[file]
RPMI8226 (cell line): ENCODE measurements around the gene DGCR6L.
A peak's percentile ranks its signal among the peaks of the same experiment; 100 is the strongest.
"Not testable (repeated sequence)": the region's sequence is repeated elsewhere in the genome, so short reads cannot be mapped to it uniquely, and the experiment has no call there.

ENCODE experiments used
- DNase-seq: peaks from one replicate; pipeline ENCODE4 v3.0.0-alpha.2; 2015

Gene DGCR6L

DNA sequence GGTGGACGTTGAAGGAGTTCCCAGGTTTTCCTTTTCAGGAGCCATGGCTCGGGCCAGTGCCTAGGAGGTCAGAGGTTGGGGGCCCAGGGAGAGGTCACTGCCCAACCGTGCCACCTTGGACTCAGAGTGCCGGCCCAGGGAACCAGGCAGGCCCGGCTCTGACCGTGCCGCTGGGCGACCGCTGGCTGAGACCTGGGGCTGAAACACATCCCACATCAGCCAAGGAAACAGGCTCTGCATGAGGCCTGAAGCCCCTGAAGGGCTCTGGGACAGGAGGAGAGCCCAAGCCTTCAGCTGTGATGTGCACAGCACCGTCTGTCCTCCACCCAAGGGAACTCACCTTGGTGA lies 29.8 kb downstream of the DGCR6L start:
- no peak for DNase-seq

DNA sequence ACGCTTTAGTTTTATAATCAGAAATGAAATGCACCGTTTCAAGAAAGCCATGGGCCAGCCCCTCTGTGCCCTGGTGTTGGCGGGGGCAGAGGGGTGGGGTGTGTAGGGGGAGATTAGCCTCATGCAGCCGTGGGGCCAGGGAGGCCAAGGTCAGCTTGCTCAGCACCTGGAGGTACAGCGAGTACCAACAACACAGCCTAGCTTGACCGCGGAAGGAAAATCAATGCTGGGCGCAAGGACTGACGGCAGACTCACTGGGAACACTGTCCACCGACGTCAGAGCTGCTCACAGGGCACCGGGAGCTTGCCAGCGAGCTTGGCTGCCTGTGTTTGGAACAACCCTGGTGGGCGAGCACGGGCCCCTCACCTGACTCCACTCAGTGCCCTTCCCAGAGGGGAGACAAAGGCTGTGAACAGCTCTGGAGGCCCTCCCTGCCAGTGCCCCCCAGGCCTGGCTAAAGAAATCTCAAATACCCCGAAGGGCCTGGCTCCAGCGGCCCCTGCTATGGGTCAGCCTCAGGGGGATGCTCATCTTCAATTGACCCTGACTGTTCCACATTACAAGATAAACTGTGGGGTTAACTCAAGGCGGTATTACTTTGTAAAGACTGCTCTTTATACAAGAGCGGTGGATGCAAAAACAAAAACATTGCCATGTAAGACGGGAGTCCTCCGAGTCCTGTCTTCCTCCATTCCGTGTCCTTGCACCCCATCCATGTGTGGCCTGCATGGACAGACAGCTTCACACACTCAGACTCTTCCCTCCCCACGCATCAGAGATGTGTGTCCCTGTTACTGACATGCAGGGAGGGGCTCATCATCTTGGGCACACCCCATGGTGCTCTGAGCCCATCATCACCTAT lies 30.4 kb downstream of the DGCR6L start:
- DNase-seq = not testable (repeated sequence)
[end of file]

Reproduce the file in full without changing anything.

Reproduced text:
RPMI8226 (cell line): ENCODE measurements around the gene DGCR6L.
A peak's percentile ranks its signal among the peaks of the same experiment; 100 is the strongest.
"Not testable (repeated sequence)": the region's sequence is repeated elsewhere in the genome, so short reads cannot be mapped to it uniquely, and the experiment has no call there.

ENCODE experiments used
- DNase-seq: peaks from one replicate; pipeline ENCODE4 v3.0.0-alpha.2; 2015

Gene DGCR6L

DNA sequence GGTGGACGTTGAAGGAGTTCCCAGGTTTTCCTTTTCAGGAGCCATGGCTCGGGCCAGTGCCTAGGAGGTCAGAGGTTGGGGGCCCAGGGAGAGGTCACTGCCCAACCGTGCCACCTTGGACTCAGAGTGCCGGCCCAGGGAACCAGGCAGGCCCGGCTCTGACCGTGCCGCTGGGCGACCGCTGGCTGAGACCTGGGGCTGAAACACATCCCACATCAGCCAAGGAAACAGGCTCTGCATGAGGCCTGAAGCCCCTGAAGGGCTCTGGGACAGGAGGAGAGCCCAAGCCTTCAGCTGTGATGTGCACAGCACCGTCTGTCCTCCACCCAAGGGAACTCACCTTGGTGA lies 29.8 kb downstream of the DGCR6L start:
- no peak for DNase-seq

DNA sequence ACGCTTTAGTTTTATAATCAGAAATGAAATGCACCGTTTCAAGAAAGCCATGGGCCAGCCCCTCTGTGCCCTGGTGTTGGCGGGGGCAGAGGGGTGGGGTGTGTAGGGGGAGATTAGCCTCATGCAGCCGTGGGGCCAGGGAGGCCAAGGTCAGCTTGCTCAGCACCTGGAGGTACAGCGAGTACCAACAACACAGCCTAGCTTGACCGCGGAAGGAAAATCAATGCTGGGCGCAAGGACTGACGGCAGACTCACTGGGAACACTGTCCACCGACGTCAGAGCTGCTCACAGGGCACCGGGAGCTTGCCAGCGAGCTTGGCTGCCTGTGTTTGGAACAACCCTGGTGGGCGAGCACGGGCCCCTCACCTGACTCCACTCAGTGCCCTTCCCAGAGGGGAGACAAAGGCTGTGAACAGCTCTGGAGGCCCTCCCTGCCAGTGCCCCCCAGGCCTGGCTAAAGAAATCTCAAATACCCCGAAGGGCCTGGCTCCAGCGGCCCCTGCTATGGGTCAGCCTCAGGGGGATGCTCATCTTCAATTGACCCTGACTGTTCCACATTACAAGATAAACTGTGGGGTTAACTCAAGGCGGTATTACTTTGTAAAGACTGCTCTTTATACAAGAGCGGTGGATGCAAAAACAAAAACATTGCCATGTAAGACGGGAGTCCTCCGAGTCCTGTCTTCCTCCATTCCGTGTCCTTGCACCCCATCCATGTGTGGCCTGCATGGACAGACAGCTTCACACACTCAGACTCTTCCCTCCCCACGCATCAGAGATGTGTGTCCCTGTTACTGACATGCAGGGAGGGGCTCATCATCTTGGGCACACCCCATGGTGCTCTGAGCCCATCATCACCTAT lies 30.4 kb downstream of the DGCR6L start:
- DNase-seq = not testable (repeated sequence)